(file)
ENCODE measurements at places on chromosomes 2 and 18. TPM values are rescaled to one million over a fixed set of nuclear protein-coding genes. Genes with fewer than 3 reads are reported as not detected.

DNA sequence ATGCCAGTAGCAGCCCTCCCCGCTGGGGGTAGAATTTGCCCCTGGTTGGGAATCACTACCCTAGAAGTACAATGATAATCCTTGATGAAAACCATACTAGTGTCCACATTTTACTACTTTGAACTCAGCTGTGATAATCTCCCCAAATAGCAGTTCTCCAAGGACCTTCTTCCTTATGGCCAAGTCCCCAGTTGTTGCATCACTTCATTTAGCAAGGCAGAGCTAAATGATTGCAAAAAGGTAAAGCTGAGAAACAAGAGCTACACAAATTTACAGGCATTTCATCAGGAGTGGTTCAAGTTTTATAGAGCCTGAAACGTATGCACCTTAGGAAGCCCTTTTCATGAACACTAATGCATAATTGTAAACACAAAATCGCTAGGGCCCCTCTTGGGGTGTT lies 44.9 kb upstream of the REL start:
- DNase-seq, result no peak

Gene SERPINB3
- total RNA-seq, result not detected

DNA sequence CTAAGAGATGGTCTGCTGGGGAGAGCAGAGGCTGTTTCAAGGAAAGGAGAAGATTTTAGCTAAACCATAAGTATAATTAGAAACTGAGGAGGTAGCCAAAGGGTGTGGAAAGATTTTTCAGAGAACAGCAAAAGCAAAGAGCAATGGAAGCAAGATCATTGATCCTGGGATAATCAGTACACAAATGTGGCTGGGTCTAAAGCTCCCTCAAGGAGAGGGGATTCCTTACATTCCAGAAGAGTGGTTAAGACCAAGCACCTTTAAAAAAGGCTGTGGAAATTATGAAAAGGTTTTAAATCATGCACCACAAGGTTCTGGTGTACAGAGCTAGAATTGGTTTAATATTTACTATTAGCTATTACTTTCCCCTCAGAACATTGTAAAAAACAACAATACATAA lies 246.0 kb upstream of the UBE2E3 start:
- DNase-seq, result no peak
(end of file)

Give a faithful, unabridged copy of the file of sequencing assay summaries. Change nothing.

ENCODE measurements at places on chromosomes 2 and 18. TPM values are rescaled to one million over a fixed set of nuclear protein-coding genes. Genes with fewer than 3 reads are reported as not detected.

DNA sequence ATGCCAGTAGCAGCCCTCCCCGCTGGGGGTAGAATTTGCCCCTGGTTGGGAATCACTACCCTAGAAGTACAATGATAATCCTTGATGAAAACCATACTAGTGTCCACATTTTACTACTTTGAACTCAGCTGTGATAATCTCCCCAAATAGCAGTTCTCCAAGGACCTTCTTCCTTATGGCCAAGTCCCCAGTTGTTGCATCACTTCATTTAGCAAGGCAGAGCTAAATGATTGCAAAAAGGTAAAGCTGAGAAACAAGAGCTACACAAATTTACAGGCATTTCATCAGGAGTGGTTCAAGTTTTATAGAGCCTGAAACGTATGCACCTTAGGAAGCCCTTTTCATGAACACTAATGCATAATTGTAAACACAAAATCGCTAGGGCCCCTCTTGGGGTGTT lies 44.9 kb upstream of the REL start:
- DNase-seq, result no peak

Gene SERPINB3
- total RNA-seq, result not detected

DNA sequence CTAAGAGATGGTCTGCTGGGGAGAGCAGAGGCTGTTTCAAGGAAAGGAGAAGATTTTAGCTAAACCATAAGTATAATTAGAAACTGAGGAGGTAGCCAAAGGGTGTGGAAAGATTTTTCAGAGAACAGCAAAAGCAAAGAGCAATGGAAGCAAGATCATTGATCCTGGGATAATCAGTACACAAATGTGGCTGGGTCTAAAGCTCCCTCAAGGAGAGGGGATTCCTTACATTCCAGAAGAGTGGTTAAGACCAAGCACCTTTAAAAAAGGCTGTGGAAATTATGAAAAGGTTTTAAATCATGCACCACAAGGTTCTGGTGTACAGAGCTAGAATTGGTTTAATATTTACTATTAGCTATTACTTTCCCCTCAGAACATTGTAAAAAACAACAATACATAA lies 246.0 kb upstream of the UBE2E3 start:
- DNase-seq, result no peak